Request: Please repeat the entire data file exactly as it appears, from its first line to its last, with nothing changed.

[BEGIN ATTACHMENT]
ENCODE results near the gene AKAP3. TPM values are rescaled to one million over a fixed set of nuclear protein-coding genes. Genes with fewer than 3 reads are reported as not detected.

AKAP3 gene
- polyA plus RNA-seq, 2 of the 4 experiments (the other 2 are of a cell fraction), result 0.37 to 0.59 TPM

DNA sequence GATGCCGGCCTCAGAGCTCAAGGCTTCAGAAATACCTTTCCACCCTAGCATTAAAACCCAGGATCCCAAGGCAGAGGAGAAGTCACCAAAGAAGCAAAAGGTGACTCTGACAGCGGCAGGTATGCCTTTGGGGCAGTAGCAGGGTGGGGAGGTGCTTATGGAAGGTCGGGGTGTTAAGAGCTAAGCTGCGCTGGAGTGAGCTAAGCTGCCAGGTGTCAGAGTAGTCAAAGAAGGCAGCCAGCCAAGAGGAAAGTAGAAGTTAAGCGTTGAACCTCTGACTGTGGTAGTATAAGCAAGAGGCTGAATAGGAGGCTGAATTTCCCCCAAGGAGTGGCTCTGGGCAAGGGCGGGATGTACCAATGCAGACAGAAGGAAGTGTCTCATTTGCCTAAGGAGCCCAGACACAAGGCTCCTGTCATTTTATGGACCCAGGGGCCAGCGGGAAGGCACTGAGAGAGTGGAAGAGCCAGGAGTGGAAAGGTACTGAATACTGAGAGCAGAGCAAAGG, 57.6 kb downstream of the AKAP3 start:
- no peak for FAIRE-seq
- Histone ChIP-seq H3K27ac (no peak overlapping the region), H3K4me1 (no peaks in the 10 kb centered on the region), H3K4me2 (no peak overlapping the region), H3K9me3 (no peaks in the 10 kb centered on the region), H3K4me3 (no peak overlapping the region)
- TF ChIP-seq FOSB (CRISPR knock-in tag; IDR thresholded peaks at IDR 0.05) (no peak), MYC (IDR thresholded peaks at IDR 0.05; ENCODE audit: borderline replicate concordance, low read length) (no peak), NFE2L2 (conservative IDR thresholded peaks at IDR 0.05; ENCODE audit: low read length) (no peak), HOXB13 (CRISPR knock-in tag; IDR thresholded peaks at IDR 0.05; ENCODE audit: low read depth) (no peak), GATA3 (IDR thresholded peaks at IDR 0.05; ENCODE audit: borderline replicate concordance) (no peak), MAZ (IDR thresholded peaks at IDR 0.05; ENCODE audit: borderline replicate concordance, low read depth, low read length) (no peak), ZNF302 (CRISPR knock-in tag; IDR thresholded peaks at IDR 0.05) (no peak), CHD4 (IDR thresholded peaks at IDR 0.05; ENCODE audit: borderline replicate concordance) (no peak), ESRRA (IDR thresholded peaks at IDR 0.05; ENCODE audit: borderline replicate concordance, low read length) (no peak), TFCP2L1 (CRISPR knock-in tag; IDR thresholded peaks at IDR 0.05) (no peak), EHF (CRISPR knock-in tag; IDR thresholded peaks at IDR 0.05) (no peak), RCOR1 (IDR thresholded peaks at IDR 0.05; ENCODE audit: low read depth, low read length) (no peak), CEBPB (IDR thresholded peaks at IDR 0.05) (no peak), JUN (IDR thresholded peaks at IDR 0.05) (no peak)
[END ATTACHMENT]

ENCODE results near the gene AKAP3. TPM values are rescaled to one million over a fixed set of nuclear protein-coding genes. Genes with fewer than 3 reads are reported as not detected.

AKAP3 gene
- polyA plus RNA-seq, 2 of the 4 experiments (the other 2 are of a cell fraction), result 0.37 to 0.59 TPM

DNA sequence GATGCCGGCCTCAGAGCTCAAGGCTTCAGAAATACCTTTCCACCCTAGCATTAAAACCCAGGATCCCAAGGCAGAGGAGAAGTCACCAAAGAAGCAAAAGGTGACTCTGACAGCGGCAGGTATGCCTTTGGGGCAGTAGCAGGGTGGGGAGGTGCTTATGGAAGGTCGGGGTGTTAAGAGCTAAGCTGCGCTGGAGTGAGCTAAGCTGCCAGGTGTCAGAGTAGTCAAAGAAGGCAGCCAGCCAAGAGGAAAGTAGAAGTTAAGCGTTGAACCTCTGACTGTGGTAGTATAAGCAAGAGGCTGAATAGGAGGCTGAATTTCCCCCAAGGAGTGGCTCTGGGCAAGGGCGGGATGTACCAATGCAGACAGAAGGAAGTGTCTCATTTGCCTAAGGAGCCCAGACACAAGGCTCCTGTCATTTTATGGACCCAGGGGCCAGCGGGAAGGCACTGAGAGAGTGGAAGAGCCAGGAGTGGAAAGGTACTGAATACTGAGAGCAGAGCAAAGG, 57.6 kb downstream of the AKAP3 start:
- no peak for FAIRE-seq
- Histone ChIP-seq H3K27ac (no peak overlapping the region), H3K4me1 (no peaks in the 10 kb centered on the region), H3K4me2 (no peak overlapping the region), H3K9me3 (no peaks in the 10 kb centered on the region), H3K4me3 (no peak overlapping the region)
- TF ChIP-seq FOSB (CRISPR knock-in tag; IDR thresholded peaks at IDR 0.05) (no peak), MYC (IDR thresholded peaks at IDR 0.05; ENCODE audit: borderline replicate concordance, low read length) (no peak), NFE2L2 (conservative IDR thresholded peaks at IDR 0.05; ENCODE audit: low read length) (no peak), HOXB13 (CRISPR knock-in tag; IDR thresholded peaks at IDR 0.05; ENCODE audit: low read depth) (no peak), GATA3 (IDR thresholded peaks at IDR 0.05; ENCODE audit: borderline replicate concordance) (no peak), MAZ (IDR thresholded peaks at IDR 0.05; ENCODE audit: borderline replicate concordance, low read depth, low read length) (no peak), ZNF302 (CRISPR knock-in tag; IDR thresholded peaks at IDR 0.05) (no peak), CHD4 (IDR thresholded peaks at IDR 0.05; ENCODE audit: borderline replicate concordance) (no peak), ESRRA (IDR thresholded peaks at IDR 0.05; ENCODE audit: borderline replicate concordance, low read length) (no peak), TFCP2L1 (CRISPR knock-in tag; IDR thresholded peaks at IDR 0.05) (no peak), EHF (CRISPR knock-in tag; IDR thresholded peaks at IDR 0.05) (no peak), RCOR1 (IDR thresholded peaks at IDR 0.05; ENCODE audit: low read depth, low read length) (no peak), CEBPB (IDR thresholded peaks at IDR 0.05) (no peak), JUN (IDR thresholded peaks at IDR 0.05) (no peak)